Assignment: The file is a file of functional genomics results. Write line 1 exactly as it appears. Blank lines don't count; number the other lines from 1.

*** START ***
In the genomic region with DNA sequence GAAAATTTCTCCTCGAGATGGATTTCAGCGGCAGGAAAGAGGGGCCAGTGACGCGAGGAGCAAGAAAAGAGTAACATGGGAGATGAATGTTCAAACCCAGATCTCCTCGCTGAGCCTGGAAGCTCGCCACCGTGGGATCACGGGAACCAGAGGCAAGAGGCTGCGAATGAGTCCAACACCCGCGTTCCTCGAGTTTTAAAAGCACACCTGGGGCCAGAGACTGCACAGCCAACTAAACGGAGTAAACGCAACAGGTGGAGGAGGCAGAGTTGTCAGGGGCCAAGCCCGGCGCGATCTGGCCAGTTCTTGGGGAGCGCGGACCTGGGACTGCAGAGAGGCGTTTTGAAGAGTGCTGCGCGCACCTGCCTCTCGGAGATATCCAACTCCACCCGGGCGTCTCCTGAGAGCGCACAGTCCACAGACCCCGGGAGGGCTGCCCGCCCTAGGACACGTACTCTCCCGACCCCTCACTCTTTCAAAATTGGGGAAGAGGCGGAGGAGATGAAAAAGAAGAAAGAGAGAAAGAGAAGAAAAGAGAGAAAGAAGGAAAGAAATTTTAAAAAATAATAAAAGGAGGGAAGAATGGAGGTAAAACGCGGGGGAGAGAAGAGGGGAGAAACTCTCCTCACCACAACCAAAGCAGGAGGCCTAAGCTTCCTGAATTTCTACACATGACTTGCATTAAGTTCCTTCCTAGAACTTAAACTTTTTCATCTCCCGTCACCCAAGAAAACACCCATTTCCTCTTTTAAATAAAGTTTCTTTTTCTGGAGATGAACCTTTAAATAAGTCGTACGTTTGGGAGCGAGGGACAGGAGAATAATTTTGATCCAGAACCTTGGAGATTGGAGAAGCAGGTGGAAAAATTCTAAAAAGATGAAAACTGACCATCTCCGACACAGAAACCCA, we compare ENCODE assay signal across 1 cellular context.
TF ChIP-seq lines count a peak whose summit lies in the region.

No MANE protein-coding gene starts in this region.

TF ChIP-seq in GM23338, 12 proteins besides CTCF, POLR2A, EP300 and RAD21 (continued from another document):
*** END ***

In the genomic region with DNA sequence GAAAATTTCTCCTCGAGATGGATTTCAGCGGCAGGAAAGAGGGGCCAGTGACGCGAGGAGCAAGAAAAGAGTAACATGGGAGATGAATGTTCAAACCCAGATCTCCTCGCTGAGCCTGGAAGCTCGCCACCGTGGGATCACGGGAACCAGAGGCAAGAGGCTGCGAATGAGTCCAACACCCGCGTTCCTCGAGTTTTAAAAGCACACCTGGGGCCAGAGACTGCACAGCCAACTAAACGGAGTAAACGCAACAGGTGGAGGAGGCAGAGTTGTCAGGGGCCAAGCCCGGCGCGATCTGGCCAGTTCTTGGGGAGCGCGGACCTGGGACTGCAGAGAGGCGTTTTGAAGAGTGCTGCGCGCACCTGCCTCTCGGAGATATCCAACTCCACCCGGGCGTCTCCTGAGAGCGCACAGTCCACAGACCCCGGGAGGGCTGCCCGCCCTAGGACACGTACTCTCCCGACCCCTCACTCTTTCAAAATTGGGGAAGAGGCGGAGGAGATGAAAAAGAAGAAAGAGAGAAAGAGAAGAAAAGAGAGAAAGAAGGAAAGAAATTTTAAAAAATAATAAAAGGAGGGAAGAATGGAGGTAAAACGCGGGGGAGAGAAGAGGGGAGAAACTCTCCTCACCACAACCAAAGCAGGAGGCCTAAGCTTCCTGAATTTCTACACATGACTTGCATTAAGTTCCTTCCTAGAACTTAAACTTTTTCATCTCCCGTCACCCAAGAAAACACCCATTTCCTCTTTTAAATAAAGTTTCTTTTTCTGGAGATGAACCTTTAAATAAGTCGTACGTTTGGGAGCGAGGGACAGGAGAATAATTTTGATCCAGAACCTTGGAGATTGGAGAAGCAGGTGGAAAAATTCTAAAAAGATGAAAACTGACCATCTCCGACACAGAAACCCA, we compare ENCODE assay signal across 1 cellular context.